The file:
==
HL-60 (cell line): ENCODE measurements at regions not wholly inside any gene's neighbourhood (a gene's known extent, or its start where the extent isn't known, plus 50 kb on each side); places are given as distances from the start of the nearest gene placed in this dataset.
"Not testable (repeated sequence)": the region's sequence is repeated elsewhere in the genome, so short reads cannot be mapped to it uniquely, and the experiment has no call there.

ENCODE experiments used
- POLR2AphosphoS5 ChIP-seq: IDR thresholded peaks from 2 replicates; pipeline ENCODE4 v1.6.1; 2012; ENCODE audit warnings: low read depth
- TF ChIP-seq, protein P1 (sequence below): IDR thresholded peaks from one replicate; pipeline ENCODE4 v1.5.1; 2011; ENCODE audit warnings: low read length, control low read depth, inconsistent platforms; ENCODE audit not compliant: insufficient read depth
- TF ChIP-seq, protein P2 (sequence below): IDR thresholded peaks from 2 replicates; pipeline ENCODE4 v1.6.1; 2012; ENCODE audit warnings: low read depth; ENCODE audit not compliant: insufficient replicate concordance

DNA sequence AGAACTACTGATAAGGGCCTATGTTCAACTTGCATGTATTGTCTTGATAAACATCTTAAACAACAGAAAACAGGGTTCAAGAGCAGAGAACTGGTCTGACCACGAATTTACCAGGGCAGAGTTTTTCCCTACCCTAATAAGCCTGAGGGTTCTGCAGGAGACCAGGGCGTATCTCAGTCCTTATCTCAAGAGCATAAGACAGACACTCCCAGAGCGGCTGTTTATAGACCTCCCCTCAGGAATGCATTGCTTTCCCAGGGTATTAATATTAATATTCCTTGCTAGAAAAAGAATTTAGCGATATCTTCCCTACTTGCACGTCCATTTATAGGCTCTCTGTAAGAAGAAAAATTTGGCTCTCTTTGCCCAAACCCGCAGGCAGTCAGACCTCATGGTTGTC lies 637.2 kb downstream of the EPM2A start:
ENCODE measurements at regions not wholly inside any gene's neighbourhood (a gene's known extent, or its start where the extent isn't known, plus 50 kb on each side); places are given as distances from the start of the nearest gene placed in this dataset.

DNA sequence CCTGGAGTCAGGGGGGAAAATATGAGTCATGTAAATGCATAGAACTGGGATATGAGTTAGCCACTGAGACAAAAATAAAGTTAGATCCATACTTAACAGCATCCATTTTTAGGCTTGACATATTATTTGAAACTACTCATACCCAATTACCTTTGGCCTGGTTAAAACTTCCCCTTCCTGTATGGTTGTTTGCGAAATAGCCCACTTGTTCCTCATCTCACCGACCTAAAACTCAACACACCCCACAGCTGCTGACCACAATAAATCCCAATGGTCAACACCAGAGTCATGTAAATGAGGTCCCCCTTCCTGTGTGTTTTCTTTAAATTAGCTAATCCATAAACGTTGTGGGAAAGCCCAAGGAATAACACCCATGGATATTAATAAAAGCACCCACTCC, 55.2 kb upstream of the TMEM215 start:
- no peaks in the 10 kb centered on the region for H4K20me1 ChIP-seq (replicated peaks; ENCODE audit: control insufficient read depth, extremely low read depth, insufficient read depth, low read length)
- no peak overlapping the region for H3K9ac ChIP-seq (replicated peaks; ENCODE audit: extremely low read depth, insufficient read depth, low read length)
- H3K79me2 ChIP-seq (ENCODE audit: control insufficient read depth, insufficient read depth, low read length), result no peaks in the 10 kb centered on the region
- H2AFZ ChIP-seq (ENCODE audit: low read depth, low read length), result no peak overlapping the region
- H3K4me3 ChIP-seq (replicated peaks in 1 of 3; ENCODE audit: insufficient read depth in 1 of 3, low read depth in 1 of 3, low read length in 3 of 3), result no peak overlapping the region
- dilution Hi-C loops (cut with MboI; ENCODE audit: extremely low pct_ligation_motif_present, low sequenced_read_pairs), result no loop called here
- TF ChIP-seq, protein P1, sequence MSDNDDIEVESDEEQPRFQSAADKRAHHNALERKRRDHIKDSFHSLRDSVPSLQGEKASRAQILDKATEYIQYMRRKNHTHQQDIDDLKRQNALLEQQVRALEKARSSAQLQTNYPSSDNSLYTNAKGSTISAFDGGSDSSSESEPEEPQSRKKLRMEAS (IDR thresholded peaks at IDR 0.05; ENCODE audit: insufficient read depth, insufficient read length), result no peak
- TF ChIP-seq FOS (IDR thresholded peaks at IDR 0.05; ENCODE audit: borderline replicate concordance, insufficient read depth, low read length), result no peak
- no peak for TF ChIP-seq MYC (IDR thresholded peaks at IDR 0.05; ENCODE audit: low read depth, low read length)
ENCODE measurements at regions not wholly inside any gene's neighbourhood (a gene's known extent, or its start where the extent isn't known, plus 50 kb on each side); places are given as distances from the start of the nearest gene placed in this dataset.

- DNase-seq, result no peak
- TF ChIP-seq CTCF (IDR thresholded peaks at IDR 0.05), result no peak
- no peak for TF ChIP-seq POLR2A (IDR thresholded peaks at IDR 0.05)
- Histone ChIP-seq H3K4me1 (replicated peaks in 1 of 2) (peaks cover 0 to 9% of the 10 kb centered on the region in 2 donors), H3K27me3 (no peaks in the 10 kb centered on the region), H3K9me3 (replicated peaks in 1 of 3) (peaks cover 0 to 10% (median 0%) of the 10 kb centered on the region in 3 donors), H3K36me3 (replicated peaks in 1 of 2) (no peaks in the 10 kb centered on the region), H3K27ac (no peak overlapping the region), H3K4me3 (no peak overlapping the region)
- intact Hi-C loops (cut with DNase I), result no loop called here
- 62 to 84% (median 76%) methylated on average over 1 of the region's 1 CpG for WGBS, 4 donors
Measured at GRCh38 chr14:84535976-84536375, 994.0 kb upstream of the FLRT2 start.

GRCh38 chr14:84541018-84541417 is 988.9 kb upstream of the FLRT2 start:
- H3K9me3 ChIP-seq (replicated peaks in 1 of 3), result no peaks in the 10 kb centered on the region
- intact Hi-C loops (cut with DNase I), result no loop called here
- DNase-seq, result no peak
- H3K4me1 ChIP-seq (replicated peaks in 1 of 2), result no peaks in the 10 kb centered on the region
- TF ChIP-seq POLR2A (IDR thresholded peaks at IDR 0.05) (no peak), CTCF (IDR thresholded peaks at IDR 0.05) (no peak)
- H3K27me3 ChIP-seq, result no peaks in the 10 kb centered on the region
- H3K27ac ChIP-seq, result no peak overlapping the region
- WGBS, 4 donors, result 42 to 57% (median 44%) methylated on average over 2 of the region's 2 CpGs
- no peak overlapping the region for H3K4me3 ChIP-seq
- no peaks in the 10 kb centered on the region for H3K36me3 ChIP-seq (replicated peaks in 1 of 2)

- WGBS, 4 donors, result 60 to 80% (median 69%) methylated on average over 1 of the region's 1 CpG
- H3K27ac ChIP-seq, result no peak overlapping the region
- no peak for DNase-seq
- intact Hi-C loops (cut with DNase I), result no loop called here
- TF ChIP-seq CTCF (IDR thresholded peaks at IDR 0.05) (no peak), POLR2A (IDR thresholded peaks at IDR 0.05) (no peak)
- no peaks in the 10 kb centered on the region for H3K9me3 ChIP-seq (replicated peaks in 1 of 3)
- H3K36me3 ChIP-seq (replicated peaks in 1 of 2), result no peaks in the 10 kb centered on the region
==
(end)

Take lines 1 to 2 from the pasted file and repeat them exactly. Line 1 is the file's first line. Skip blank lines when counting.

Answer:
HL-60 (cell line): ENCODE measurements at regions not wholly inside any gene's neighbourhood (a gene's known extent, or its start where the extent isn't known, plus 50 kb on each side); places are given as distances from the start of the nearest gene placed in this dataset.
"Not testable (repeated sequence)": the region's sequence is repeated elsewhere in the genome, so short reads cannot be mapped to it uniquely, and the experiment has no call there.